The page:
Backcountry Banff and Lake Louise

The first thing you notice about the Canadian Rockies mountain range is that it’s big.

Big as far as the eye can see. Spanning a number of national parks and two provinces, the towering triangles of striated limestone, formed by glaciers and now guarding the forested valleys like sentries protecting this vast wilderness.

While the bustling city of Calgary lies just 60 miles to the east, the Rockies are home to a variety of quintessential mountain towns. There’s the lively town of Canmore, once a thriving mining community, now a colony of hard-core mountain enthusiasts, and refugees from urban jungles. Head a little further west and you’ll find yourself in Banff—the glittering jewel of the Canadian Rockies, with fine dining, fancy hotels, hot springs, and the not-to-be missed Whyte Museum of the Canadian Rockies. Forty-five minutes further along the Trans-Canada Highway is the very small community of Lake Louise—where you’ll find an excellent hostel, the famous Fairmont Chateau Lake Louise, Lake Louise Ski Resort, and a couple great coffee and postcard shops.

The backcountry ski and snowboarding terrain in Banff National Park is nearly endless.

While summer is high season in these beautiful mountain communities, those that venture here during the colder winter months are treated to world-class resort skiing. But the more adventurous can take it one step further and head out backcountry skiing where you are guaranteed fresh tracks, solitude, and perhaps even a glimpse of a herd of Rocky Mountain sheep, or mule deer.

SEE ALSO: Ski Banff National Park

The backcountry ski and snowboarding terrain in Banff National Park is nearly endless, with options for both single- and multi-day tours. The Banff and Lake Louise areas are home to numerous backcountry lodges, where you can spend all day skiing then return to a hot meal and warm bed. Get up the next morning and do it all over again.

For those not looking to venture too far, there is easily accessible slackcountry and backcountry skiing and snowboarding from the ski resorts. There’s no groomed trails, no markers telling you where to go, and of course, no avalanche control. If you’re prepared with the proper equipment and training (avalanche safety and backcountry route-finding), the Banff and Lake Louise area offers some of the best slackcountry and backcountry skiing in the world. But if you’re new to off-piste (out-of-bounds), this part of Canada is home to some of the best-trained, most-experienced backcountry ski guides in the world as well.

If you’re new to off-piste (out-of-bounds), this part of Canada is home to some of the best-trained, most-experienced backcountry ski guides in the world as well.

Where to Start

Yamnuska Mountain Adventures is based in Canmore. This outfitter boasts some of the best guides for backcountry skiing in the Canadian Rockies (they also outfit and guide trips that include ice climbing, mountaineering, rock climbing, trekking, and avalanche safety courses). No matter what your skill level, Yamnuska can tailor a day or multiple days that provide backcountry adventure in a safe, supportive environment. They also have first-rate avalanche safety equipment and will teach you how to use it before you embark on your adventure.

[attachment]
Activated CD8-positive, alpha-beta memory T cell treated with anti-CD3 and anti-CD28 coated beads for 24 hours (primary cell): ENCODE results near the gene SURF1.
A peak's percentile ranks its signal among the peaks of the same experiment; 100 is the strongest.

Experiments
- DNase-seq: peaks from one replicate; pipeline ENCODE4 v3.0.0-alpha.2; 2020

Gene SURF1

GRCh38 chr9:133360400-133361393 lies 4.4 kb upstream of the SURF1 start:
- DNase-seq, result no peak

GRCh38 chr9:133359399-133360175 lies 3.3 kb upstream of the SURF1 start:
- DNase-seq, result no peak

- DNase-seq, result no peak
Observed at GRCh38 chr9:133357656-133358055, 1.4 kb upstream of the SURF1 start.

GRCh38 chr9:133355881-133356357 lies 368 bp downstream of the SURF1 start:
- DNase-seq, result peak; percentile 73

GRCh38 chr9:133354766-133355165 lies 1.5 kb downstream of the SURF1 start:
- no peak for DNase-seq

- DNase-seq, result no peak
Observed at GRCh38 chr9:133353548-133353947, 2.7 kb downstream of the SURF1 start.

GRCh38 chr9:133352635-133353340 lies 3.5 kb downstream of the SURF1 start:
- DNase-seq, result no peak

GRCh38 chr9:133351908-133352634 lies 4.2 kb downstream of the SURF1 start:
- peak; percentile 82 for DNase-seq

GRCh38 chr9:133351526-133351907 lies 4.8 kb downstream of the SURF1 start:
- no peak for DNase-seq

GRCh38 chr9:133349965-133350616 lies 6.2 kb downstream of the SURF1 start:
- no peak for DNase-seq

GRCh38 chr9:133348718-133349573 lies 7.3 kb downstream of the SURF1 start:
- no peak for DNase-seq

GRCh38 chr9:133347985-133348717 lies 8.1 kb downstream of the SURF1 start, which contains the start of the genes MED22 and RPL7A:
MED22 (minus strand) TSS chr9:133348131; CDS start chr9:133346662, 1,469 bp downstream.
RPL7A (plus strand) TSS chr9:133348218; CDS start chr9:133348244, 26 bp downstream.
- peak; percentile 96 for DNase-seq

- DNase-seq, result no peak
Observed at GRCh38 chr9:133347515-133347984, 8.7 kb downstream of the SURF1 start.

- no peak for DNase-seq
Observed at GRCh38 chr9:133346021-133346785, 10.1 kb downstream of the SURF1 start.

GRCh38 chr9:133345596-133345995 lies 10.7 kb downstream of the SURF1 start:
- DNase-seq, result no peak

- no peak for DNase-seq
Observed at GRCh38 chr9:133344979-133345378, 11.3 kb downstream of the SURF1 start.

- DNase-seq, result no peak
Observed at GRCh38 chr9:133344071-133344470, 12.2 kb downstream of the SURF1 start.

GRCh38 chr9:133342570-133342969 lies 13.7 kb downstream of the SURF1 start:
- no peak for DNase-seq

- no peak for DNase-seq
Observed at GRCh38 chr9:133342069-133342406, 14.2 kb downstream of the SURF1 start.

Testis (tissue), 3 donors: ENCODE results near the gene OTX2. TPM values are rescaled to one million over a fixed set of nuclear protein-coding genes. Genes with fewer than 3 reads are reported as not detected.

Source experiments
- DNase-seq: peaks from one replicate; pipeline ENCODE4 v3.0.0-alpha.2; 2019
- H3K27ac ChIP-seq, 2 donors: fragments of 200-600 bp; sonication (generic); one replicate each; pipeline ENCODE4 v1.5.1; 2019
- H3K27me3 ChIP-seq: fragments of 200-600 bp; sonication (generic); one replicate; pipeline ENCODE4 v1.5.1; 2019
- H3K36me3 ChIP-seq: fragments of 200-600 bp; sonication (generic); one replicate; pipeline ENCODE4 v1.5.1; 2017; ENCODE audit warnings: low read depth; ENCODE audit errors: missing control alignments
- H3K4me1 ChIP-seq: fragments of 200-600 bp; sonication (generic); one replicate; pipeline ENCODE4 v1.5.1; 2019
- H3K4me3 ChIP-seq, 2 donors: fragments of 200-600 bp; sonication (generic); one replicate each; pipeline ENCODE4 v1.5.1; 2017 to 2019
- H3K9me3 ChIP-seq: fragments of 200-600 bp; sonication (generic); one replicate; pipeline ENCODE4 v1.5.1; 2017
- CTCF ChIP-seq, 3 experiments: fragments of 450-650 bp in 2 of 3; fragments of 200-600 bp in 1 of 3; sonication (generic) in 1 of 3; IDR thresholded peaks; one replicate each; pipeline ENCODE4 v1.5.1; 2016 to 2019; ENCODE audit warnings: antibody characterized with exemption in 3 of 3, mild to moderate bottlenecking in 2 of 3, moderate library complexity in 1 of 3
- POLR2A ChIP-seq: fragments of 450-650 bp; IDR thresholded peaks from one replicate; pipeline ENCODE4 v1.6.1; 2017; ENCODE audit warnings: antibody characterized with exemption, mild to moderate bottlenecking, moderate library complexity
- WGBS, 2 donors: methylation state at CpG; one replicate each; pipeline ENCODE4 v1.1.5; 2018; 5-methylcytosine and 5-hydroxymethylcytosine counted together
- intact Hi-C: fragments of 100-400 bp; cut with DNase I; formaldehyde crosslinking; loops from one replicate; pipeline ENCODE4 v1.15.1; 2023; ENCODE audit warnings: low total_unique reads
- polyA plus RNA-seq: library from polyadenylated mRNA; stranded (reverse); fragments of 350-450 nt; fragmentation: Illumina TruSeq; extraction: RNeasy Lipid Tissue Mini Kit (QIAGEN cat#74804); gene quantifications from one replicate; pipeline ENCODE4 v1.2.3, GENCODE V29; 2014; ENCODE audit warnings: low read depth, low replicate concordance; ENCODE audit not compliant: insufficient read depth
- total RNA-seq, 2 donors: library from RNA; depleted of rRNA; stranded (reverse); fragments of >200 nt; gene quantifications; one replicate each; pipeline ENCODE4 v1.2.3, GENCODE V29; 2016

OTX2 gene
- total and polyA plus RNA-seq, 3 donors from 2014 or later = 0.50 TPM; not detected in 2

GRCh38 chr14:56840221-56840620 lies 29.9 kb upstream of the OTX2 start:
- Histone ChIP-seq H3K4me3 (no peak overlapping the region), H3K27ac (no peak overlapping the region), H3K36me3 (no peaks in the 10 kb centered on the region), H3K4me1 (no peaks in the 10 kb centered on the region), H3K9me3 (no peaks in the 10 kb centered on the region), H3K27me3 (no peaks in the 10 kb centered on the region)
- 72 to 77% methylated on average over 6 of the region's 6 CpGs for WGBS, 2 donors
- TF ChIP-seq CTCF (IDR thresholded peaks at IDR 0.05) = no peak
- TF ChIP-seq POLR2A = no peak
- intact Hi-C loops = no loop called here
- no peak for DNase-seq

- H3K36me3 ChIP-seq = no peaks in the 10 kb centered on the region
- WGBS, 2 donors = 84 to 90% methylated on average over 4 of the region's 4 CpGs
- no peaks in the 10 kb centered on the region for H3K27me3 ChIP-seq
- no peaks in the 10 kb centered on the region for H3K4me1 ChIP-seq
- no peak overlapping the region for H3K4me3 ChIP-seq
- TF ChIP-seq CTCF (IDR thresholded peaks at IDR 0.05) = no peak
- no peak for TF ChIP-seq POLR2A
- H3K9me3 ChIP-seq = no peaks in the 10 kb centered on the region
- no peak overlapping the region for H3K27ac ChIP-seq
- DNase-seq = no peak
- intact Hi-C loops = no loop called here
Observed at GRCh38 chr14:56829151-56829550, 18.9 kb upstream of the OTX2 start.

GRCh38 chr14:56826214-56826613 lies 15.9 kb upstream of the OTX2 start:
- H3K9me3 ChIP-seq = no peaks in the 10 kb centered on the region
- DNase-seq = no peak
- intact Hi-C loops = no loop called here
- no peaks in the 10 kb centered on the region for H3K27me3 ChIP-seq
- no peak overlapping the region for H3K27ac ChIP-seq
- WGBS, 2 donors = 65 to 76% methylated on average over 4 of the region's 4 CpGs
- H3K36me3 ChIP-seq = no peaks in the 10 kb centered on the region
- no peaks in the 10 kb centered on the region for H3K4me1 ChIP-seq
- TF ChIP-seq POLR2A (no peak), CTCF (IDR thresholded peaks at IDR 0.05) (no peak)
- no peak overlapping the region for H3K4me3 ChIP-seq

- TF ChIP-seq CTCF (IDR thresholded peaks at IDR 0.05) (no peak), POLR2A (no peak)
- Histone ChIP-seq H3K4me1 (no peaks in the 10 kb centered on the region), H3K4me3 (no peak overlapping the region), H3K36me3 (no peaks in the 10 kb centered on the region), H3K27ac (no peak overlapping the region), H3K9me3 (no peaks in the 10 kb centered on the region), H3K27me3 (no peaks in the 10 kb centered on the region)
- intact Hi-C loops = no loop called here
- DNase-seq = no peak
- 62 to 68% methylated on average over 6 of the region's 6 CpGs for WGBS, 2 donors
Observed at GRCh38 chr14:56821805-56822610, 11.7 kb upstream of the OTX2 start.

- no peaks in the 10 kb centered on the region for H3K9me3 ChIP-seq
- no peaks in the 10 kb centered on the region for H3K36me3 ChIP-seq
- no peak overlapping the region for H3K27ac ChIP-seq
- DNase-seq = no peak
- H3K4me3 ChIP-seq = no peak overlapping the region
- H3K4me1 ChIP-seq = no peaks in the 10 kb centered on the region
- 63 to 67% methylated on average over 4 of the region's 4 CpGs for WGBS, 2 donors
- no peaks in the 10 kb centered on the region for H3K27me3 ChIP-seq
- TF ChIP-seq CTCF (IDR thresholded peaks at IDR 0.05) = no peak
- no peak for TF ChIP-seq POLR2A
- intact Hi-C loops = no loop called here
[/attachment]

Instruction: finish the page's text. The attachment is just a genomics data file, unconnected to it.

Gearing Up

Start at Wilson Mountain Sports in Lake Louise. This full-service outdoor shop has everything you need for a day in the backcountry. They carry all the top AT (alpine touring) skis (as well as resort-ready gear). You can suit up with boots, skis, and poles all designed for backcountry skiing; bring your base layers, warm socks, hat and outerwear, but if you forget anything, this is the place to find great deals on new stuff as well.

Where to Go

Lake Louise

Consider a “side-country” trip out of the Lake Louise Ski Resort. Generally, you’ll meet up in the iconic Whiskey Jack Lodge, hewn from big fir and pine trees from the surrounding area. The resort is in the heart of Banff National Park; there are 4,200 skiable acres, but you can also access miles upon miles of untracked backcountry. It’s possible to ride the lift, then head out into the backcountry. We recommend that you bring along a guide (Yamnuska) for at least the first day of your adventure. You’ll get more out of your day by knowing where to go to find the most delicious powder stashes the Canadian Rockies have to offer.

The Banff and Lake Louise area offers some of the best slackcountry and backcountry skiing in the world.

Sunshine

Banff Sunshine is only 11 miles from Banff. You take a gondola up to the village (which has a hotel, a lodge, ski shop, and a few awesome restaurants). The alpine ski experience is not to be missed—but the backcountry options are even more out of this world. There are several classic tours around Banff Sunshine, all providing breathtaking views of the surrounding peaks, including the iconic Mt. Assiniboine (AKA the Matterhorn of the Rockies). You can ski the boundary between British Columbia and Alberta as well. The area has excellent snow and plenty of it, so pay close attention to the avalanche conditions. There’s also the famous Delirium Dive freeride zone, one of the top ten off-piste destinations in the world.

Resource

Pick up a copy of the Lake Louise Sunshine Banff Ski Touring Guide before you go. Also, always check the Parks Canada Avalanche Forecast for snow conditions. And book a day of guiding—you’ll get more out of your day.

Share